Authors examine exclusive club of “Nazi kids”
‘My Father’s Keeper: Children of Nazi Leaders – An Intimate History of Damage and Denial,’ by Stephan and Norbert Lebert; translated by Julian Evans; Little, Brown, $25.95; 243 pages.
Hate the sin, not the sinner: When Niklas Frank, son of Hans Frank, the Nazi governor-general of Poland who was responsible for millions of deaths, wrote in a German magazine about his hatred of his late father, he was swamped by hundreds of protesting letters. No matter what your father may have done, the letter writers said, as your father he must always be honored.
Norbert Lebert, a German journalist, died in 1993, leaving behind a series of interviews he had conducted with the children of Nazi leaders in 1959. When his son Stephan, also a journalist, inherited his father’s files and discovered the interviews, he decided to re-interview the same people 40 years later.
It turned out that Niklas Frank’s attitude wasn’t typical of ‘Nazi kids,’ and his respondents’ attitude was typical of the German populace. None of the other ‘children,’ all by this time in their 60s or 70s, felt anything like Niklas’ outrage, nor do Germans in general believe they should.
However, the Leberts – meaning, principally, Stephan, since he has the advantage of greater distance – are not out to prescribe how the children of Nazi leaders should feel about their paternity (though there are hints) or chastise their fellow Germans. They are engaged in an intricate examination of guilt and denial and repression, all within the parent-child relationship.
Besides Niklas Frank and his brother Norman, the other interviewees were: Gudrun Himmler, daughter of Heinrich Himmler, head of the SS; Edda Goering, daughter of Hermann Goering, creator of the Gestapo; Wolf-Ruediger Hess, son of Rudolf Hess, Hitler’s deputy; Martin Bormann Jr., son of Martin Bormann, Hitler’s powerful secretary; and Klaus and Robert von Schirach, sons of Baldur von Schirach, head of the Hitler Youth.
Each 1959 interview is followed by Lebert’s later interviews with them, or – in the case of Himmler and Goering, who refused second interviews – discussions of their situations. Other chapters take up such questions as the unfairness implicit in a perpetrator of an evil act being able to lie about it and lead a fairly normal life, while the victim of it suffers anguishes of guilt over surviving.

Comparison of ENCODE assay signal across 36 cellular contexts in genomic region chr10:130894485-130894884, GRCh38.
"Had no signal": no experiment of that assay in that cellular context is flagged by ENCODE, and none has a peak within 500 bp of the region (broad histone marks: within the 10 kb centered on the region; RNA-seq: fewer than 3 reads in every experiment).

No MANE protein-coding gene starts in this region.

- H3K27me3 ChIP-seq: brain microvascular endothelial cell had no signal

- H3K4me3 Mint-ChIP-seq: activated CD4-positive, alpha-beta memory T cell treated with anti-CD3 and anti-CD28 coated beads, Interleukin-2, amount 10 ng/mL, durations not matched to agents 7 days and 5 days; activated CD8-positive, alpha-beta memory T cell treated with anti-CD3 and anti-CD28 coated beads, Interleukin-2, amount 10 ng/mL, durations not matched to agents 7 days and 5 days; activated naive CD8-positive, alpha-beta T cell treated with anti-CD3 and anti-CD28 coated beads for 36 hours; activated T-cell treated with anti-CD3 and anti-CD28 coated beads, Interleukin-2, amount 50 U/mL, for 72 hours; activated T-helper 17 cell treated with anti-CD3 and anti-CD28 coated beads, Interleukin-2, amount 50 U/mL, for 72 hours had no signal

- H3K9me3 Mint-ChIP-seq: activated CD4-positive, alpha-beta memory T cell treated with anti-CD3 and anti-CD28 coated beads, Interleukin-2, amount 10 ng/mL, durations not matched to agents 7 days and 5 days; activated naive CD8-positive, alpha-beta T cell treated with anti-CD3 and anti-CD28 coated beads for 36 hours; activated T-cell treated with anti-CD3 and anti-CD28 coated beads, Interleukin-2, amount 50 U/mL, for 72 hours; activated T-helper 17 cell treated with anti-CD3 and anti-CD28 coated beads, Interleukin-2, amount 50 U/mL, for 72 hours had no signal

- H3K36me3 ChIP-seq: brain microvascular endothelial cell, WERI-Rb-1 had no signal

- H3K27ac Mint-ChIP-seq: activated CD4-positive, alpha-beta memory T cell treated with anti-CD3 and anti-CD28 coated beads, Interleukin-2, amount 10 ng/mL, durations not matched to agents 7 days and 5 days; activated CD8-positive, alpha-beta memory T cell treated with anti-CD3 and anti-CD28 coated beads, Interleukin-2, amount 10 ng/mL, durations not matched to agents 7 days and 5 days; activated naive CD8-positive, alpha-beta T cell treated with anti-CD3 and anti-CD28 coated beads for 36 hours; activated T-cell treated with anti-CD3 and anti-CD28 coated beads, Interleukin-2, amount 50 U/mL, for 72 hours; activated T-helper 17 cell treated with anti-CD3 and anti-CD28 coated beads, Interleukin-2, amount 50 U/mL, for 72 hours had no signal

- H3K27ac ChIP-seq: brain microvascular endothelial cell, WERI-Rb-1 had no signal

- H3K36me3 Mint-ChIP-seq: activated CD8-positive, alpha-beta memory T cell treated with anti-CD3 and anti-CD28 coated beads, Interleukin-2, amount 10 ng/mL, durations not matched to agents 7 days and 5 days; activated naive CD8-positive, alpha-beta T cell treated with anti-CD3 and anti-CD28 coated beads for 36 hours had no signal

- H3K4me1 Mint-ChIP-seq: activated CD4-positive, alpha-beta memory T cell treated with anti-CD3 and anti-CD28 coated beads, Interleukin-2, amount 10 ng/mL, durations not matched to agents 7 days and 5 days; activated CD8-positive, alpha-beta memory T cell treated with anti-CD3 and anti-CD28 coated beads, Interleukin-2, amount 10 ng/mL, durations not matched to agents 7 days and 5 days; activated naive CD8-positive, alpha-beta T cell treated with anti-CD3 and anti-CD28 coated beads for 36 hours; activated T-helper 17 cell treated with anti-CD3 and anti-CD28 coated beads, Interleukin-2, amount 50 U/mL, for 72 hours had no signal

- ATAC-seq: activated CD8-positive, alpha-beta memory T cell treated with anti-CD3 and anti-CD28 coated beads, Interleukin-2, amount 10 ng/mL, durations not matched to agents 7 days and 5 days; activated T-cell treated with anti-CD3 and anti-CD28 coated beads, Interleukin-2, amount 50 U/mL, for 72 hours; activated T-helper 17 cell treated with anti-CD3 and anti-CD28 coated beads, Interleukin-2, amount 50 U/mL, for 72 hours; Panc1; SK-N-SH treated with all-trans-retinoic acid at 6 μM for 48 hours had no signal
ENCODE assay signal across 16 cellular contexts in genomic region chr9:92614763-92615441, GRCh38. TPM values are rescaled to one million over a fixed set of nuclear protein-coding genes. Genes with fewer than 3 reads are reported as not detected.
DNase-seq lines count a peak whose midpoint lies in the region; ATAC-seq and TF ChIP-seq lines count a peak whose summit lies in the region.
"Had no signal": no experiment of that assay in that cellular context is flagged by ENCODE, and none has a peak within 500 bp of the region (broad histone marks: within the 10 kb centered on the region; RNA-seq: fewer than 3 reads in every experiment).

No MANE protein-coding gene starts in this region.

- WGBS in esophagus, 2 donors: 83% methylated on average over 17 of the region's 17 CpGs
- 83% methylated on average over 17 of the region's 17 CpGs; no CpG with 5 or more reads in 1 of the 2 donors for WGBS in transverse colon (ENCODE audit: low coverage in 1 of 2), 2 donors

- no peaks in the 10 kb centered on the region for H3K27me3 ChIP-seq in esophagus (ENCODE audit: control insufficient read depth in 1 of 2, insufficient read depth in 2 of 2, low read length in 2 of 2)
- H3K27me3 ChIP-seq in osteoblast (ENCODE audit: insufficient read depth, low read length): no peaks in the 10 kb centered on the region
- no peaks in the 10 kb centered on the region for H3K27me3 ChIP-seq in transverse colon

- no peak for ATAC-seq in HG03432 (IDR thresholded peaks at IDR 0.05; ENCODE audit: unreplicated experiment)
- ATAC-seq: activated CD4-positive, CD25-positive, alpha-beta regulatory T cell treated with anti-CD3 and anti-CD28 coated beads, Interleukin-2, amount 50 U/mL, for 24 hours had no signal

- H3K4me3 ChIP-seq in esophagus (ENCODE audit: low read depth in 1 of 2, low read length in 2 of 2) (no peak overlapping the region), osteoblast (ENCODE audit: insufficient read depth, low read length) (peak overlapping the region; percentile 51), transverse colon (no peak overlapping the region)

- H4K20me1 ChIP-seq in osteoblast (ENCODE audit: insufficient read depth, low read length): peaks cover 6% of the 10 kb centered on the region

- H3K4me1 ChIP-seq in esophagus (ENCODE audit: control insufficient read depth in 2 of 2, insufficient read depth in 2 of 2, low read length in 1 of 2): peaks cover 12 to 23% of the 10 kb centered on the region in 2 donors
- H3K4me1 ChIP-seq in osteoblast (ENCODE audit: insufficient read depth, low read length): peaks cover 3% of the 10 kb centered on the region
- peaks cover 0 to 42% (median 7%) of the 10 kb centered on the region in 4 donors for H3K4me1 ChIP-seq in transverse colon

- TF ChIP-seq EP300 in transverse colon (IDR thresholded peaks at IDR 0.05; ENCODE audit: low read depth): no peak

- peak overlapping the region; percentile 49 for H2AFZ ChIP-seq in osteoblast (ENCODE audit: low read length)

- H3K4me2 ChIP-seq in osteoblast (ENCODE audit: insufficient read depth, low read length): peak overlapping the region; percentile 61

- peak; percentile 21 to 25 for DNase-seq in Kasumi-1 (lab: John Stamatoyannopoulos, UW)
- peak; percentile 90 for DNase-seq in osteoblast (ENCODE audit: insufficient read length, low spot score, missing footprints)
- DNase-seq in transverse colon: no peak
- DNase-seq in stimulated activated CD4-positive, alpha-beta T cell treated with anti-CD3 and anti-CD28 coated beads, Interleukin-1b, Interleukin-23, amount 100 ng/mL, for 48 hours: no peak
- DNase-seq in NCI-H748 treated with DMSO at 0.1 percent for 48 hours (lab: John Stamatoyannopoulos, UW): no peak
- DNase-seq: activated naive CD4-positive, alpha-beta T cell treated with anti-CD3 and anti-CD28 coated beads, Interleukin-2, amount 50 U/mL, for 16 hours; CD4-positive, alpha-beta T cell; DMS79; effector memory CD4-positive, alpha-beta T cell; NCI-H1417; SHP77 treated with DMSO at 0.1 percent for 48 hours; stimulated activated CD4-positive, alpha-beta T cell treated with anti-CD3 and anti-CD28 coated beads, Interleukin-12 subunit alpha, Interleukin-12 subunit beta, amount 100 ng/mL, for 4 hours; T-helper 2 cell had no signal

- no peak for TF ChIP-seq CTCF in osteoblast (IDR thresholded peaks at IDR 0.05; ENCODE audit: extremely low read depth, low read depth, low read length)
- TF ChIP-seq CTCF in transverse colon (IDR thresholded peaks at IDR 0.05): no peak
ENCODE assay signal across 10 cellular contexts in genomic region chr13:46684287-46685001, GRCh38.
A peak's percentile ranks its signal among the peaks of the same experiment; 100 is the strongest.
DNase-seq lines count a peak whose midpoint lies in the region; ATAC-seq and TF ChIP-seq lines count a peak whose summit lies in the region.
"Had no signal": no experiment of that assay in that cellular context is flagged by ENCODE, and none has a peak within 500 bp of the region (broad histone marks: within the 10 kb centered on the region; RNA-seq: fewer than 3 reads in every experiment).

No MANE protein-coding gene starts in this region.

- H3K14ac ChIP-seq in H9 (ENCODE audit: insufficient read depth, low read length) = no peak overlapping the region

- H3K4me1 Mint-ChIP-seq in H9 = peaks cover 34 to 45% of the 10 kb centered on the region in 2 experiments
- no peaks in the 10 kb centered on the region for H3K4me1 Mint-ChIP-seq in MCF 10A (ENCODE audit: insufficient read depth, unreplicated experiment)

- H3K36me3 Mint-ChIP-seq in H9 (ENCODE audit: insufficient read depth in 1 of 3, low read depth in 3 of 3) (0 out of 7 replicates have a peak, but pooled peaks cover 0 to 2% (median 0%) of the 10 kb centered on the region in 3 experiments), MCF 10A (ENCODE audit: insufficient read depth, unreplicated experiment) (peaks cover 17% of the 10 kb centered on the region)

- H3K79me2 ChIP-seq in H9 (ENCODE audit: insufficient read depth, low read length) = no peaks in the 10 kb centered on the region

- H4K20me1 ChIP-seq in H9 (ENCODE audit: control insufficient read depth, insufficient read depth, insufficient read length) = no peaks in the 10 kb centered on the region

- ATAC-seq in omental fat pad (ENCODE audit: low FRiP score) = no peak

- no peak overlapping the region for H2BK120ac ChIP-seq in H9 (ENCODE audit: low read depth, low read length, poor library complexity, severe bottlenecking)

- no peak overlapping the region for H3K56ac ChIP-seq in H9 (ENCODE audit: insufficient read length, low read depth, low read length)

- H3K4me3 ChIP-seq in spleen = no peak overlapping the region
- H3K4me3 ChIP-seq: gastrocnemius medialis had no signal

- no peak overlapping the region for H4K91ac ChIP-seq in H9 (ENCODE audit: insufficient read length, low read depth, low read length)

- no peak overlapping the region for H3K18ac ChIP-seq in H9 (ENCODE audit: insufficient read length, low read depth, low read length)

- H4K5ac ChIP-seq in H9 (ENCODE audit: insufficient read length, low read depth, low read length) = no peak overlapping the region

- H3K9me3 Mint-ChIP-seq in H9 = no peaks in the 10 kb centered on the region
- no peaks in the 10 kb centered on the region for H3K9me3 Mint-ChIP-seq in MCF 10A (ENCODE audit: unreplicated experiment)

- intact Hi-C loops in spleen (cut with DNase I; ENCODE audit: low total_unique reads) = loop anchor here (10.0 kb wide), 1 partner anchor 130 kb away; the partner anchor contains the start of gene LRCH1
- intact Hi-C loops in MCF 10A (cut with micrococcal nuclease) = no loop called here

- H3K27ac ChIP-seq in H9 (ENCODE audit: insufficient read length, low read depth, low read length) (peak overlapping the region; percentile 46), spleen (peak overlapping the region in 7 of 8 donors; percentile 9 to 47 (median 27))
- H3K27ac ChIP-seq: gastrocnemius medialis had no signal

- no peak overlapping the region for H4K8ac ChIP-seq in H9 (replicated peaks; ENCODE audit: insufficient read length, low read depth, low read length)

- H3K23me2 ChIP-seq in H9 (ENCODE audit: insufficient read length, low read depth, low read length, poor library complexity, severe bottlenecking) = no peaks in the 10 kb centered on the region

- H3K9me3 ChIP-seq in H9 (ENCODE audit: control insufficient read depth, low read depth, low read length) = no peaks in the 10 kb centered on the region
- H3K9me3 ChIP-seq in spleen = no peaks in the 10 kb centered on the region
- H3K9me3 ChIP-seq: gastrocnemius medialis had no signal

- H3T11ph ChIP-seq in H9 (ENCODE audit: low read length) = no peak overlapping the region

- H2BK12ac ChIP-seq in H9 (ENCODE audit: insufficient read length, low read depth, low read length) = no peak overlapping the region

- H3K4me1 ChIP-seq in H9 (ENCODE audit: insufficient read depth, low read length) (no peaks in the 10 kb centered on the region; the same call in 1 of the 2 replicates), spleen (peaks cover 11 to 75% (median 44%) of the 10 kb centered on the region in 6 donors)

It is an exclusive club, that of ‘Nazi kids.’ They have occasionally been seen together – and why notâ¢ Who else shares what they doâ¢ – such as the funeral for Rudolf Hess’ widow, at which Bormann, who entered and later left the Roman Catholic priesthood, preached.
Niklas Frank aside, none of the children vilifies his or her father. Klaus von Schirach, in fact, condemned Frank’s outburst. Bormann, befitting perhaps his priestly background, takes a studious and philosophical attitude toward the issue.
Himmler, who in 1959 wanted to rehabilitate her father’s reputation, is known to be active in the ‘Silent Help’ group that assists aging Nazis. Lebert says none of the other Nazi kids likes her.
Goering, a pet of the Nazi media from the time of her birth in 1938, said in 1959 she never felt her surname to be a hindrance. She feels a great wrong was done her family when her father’s fortune (which he had stolen) was confiscated at war’s end. She loathes any ideals associated with the United States.
As for Hess, he’s quite a piece of work: a fierce defender of his father’s reputation, an ardent admirer of Hitler, and a disbeliever in the Holocaust. He is an anti-Semite on the where-there’s-smoke-there’s-fire principle: Why would the Jews have been persecuted by so many for so long if there wasn’t something wrong with themâ¢
Then there’s that other father-child pair, the two authors. Stephan Lebert writes that his father, who was a member of the Hitler Youth (as were most boys), admitted that if the war had not ended when and the way it did he could easily have become, and prospered, as a Nazi.
‘Until the day he died he was imbued with, and haunted by, the realization that one cannot trust oneself, that one is capable of anything, even the most wicked acts, when external circumstances call them forth.’ It’s a line of reasoning that Nazi hunter Simon Wiesenthal also took.
Had that been the case, Stephan Lebert says, he hopes he would have had the strength to break with his father. ‘Though I’m nowhere sure of myself.’
These accounts have a casual tone, rather rambling and unfocused, which may be the result of the translation or more likely of the German/European style of interviewing. The tone is not a failing. The Leberts have made a good start at examining, among other things, an uncertainty that should be felt by us all.
Roger K. Miller is a Janesville, Wisc., free-lance writer for the Tribune-Review.